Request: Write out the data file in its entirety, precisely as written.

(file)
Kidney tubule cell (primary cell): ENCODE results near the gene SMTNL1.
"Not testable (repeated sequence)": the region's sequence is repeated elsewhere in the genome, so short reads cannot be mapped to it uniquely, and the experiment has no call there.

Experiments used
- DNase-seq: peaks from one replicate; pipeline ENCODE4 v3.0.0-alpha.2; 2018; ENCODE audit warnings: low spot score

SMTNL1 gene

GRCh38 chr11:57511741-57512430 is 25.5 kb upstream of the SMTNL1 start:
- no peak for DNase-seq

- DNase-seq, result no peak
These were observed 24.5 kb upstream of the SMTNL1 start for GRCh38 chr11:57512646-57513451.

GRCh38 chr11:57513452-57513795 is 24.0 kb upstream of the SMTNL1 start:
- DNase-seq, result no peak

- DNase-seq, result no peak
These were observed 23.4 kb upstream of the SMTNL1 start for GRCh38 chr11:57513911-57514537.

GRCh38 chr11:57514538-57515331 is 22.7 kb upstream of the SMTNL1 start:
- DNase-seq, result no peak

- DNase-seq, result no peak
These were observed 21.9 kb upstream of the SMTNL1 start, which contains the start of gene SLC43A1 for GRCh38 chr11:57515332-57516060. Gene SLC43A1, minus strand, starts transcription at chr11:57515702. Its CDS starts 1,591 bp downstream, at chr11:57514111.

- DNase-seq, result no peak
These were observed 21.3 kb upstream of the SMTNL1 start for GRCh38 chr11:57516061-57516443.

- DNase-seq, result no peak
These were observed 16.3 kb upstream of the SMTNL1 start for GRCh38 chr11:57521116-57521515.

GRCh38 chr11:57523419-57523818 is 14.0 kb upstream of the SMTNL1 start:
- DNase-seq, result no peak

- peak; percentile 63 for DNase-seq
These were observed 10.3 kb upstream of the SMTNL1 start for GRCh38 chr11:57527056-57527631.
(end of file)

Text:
Kidney tubule cell (primary cell): ENCODE results near the gene SMTNL1.
"Not testable (repeated sequence)": the region's sequence is repeated elsewhere in the genome, so short reads cannot be mapped to it uniquely, and the experiment has no call there.

Experiments used
- DNase-seq: peaks from one replicate; pipeline ENCODE4 v3.0.0-alpha.2; 2018; ENCODE audit warnings: low spot score

SMTNL1 gene

GRCh38 chr11:57511741-57512430 is 25.5 kb upstream of the SMTNL1 start:
- no peak for DNase-seq

- DNase-seq, result no peak
These were observed 24.5 kb upstream of the SMTNL1 start for GRCh38 chr11:57512646-57513451.

GRCh38 chr11:57513452-57513795 is 24.0 kb upstream of the SMTNL1 start:
- DNase-seq, result no peak

- DNase-seq, result no peak
These were observed 23.4 kb upstream of the SMTNL1 start for GRCh38 chr11:57513911-57514537.

GRCh38 chr11:57514538-57515331 is 22.7 kb upstream of the SMTNL1 start:
- DNase-seq, result no peak

- DNase-seq, result no peak
These were observed 21.9 kb upstream of the SMTNL1 start, which contains the start of gene SLC43A1 for GRCh38 chr11:57515332-57516060. Gene SLC43A1, minus strand, starts transcription at chr11:57515702. Its CDS starts 1,591 bp downstream, at chr11:57514111.

- DNase-seq, result no peak
These were observed 21.3 kb upstream of the SMTNL1 start for GRCh38 chr11:57516061-57516443.

- DNase-seq, result no peak
These were observed 16.3 kb upstream of the SMTNL1 start for GRCh38 chr11:57521116-57521515.

GRCh38 chr11:57523419-57523818 is 14.0 kb upstream of the SMTNL1 start:
- DNase-seq, result no peak

- peak; percentile 63 for DNase-seq
These were observed 10.3 kb upstream of the SMTNL1 start for GRCh38 chr11:57527056-57527631.